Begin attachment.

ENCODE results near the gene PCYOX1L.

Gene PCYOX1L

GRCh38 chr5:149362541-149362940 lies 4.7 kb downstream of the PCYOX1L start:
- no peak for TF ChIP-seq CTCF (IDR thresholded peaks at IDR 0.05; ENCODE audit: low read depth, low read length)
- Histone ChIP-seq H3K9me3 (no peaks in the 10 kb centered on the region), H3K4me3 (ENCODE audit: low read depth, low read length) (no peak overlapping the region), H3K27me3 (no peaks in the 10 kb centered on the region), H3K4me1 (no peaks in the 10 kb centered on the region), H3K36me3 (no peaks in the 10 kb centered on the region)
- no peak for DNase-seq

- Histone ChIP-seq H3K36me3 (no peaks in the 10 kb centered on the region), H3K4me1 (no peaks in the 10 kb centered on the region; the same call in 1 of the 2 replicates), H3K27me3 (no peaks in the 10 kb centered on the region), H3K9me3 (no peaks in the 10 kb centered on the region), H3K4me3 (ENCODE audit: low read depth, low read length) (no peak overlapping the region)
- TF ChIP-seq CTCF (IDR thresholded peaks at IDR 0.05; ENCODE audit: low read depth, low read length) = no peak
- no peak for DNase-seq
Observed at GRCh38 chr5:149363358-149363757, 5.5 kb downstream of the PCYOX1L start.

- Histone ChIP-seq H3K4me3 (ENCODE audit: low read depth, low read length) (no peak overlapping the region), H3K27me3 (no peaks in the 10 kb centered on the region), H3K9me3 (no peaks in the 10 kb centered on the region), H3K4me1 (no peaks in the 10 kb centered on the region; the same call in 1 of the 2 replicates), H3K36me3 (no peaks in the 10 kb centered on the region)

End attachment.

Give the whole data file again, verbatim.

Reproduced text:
ENCODE results near the gene PCYOX1L.

Gene PCYOX1L

GRCh38 chr5:149362541-149362940 lies 4.7 kb downstream of the PCYOX1L start:
- no peak for TF ChIP-seq CTCF (IDR thresholded peaks at IDR 0.05; ENCODE audit: low read depth, low read length)
- Histone ChIP-seq H3K9me3 (no peaks in the 10 kb centered on the region), H3K4me3 (ENCODE audit: low read depth, low read length) (no peak overlapping the region), H3K27me3 (no peaks in the 10 kb centered on the region), H3K4me1 (no peaks in the 10 kb centered on the region), H3K36me3 (no peaks in the 10 kb centered on the region)
- no peak for DNase-seq

- Histone ChIP-seq H3K36me3 (no peaks in the 10 kb centered on the region), H3K4me1 (no peaks in the 10 kb centered on the region; the same call in 1 of the 2 replicates), H3K27me3 (no peaks in the 10 kb centered on the region), H3K9me3 (no peaks in the 10 kb centered on the region), H3K4me3 (ENCODE audit: low read depth, low read length) (no peak overlapping the region)
- TF ChIP-seq CTCF (IDR thresholded peaks at IDR 0.05; ENCODE audit: low read depth, low read length) = no peak
- no peak for DNase-seq
Observed at GRCh38 chr5:149363358-149363757, 5.5 kb downstream of the PCYOX1L start.

- Histone ChIP-seq H3K4me3 (ENCODE audit: low read depth, low read length) (no peak overlapping the region), H3K27me3 (no peaks in the 10 kb centered on the region), H3K9me3 (no peaks in the 10 kb centered on the region), H3K4me1 (no peaks in the 10 kb centered on the region; the same call in 1 of the 2 replicates), H3K36me3 (no peaks in the 10 kb centered on the region)